George Marshall Hawkins, Jr. survived WWII. The fact that he was held at a hospital indicates that he was very seriously wounded, although the extent of his injuries is not known. After the end of the war, he returned to the states. In 1959, George moved to Central Florida and became a publications manager for NASA at Kennedy Space Center. He was a member of the Cape Canaveral Chapter of The Retired Officers Association. He was also a licensed amateur radio operator and a member of the Indian River Amateur Radio Club. He died on January 4, 1998 at the age of seventy-nine. He was living in Cocoa Beach, Brevard County, Florida at the time. His wife, Helen (born March 1, 1916), died on May 9, 2008. (Information from his obituary in the Orlando Sentinel and Ancestry.com.)

 

© Cindy Farrar Bryan and The Arrowhead Club, 2015

 

 

William D. Barnes, Jr.

William D. Barnes, Jr. was assigned to the 384th Bomb Group, 545th Bomb Squad on AAF Station 106 Special Orders #148 dated July 26,1944 as bombardier of the James Joseph Brodie crew. The target of his first mission on August 7, 1944 was a German Luftwaffe fuel depot in Dugny (Paris), France.

He flew a total of fifteen missions as a bombardier, the majority of them with the Brodie crew. His last mission as a bombardier was on September 13, 1944. At that time, Barnes retrained as a navigator.

He was not flying, as he was still in training, on September 28, 1944 when the Brodie crew’s B-17 Lazy Daisy was involved in the mid-air collision with the Buslee crew’s B-17 Lead Banana. His decision to retrain as a navigator may very well have saved his life.

Barnes’s next mission was not until October 17, 1944, when he flew his first mission as a navigator. He flew his last twenty missions as a navigator, completing his thirty-five missions on December 28, 1944, earning him a ticket home. His decision to extend his service by the month he spent in training allowed him to survive WWII, complete his tour, and return home.

I wish I could tell you about his family life growing up and the future he had after the war, but unfortunately there were too many men named William D. Barnes that served in WWII to uncover which one of them served with the 384th Bomb Group by the time of this post. If anyone out there can provide any information on “our” William D. Barnes, Jr., please let me know.  In the meantime, I’ll keep digging…

To view the personnel record of William D. Barnes, Jr. on the 384th Bomb Group’s website, click here.

Note:  Barnes’s replacement, Byron Laverne Atkins, as togglier of the Brodie crew on September 28, 1944, did not survive the mid-air collision.

© Cindy Farrar Bryan and The Arrowhead Club, 2015

Van Zandt County Veterans Memorial

One day a Navy veteran named Michael Newberry, who does volunteer work for the Van Zandt County Veterans Memorial in Canton, Texas as the gift shop/museum manager, came across a collection in one of the museum’s display cases that was not particularly visible. It was comprised of some photos, flat boxes, certificates and a folded 48-star American flag.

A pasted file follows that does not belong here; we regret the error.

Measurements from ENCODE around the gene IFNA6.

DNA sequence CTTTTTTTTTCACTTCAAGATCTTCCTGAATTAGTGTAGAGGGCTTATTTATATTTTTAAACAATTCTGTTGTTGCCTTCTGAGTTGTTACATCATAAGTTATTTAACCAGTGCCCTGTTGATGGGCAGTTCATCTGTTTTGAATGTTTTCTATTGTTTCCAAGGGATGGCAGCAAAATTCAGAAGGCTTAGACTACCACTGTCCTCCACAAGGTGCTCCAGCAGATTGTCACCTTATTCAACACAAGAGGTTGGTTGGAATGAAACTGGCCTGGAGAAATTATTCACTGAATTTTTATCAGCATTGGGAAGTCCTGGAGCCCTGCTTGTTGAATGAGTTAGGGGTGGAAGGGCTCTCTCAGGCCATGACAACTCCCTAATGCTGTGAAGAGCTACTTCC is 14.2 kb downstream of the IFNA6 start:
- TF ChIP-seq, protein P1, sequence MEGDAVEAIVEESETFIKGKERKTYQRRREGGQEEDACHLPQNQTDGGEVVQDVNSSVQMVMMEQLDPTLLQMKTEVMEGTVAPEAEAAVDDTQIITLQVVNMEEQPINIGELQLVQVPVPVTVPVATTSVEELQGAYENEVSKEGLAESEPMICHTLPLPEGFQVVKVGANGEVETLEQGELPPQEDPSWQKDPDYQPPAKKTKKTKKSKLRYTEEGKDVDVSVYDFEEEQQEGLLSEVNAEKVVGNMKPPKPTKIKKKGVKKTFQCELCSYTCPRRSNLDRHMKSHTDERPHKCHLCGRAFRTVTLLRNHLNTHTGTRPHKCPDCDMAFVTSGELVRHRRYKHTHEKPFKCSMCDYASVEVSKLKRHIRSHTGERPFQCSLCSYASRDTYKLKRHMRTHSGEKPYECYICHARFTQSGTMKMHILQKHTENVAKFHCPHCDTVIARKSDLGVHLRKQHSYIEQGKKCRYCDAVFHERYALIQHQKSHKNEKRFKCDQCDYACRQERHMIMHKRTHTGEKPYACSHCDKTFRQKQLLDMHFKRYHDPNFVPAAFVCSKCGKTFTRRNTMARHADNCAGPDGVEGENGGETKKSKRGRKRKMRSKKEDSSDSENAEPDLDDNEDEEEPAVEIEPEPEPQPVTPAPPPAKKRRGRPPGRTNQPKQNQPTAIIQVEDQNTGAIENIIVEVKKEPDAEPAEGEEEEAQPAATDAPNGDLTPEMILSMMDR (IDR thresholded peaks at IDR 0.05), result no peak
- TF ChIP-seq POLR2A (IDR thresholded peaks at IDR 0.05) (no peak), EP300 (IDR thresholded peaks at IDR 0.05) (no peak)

Upon further examination, Mike found the medals, air crew wings, pictures, high school diploma, and aircraft mechanic certification of Staff Sergeant Robert Doyle Crumpton of the 384th Bomb Group’s Brodie Crew. Robert was the top turret gunner/engineer for the Brodie crew and was aboard Lazy Daisy on September 28, 1944 and died in the mid-air collision with Lead Banana. Robert’s half-brother, Claude, had kept the items all of his life and upon his death, Claude’s wife donated them to the museum.

Mike set up a nice exhibit of Robert’s items in the museum. He even intends to replicate a model of the Lazy Daisy, the B-17 on which Robert lost his life, to add to the collection.

Robert Crumpton exhibit at the Van Zandt County Veterans Memorial in Canton, Texas

Robert Crumpton exhibit at the Van Zandt County Veterans Memorial in Canton, Texas

I would like to thank Mike Newberry for honoring Robert Doyle Crumpton with this wonderful exhibit. For anyone in the area near Canton, Texas, please stop by the Van Zandt County Veterans Memorial museum to see it. In addition to the Robert Doyle Crumpton exhibit, you can tour the memorial plaza with an Air Force F-4 Phantom, a Huey helicopter, a 105mm howitzer and more. And please tell Mike I sent you!

Van Zandt County Veterans Memorial is located at 1200 S Trade Days Blvd, Suite 600, Canton, TX 75103, phone (903) 567-0657, web address: http://vzcm.org/

© Cindy Farrar Bryan and The Arrowhead Club, 2015

Robert Doyle Crumpton

Robert Doyle Crumpton

Robert Doyle Crumpton

Robert Doyle Crumpton, Jr. was born in 1921 (or possibly as early as 1920) in Ennis, Ellis County, Texas to Robert Doyle Crumpton, Sr. and Stella M. Brown Crumpton.

Robert Doyle Crumpton, Sr. was born April 7, 1892. In 1917, he registered for the WWI draft. He enlisted on May 26, 1918. He was a private in the 26th Company, 7th Bn., 165th Depot Brigade, Btry C, 126 F.A. (SN 1 416 038). He was discharged on January 22, 1919.

In 1920, Robert Sr. (26 years old) and Stella (23 years old) lived with Stella’s parents, William and Minnie Bachoffer Brown in Ennis, Texas. Stella’s father, William, was a conductor. At the time, Robert Sr. worked as a mail carrier.